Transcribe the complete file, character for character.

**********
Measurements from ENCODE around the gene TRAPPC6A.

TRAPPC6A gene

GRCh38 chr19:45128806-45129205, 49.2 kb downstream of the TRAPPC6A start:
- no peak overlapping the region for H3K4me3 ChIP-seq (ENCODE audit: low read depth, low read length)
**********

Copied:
Measurements from ENCODE around the gene TRAPPC6A.

TRAPPC6A gene

GRCh38 chr19:45128806-45129205, 49.2 kb downstream of the TRAPPC6A start:
- no peak overlapping the region for H3K4me3 ChIP-seq (ENCODE audit: low read depth, low read length)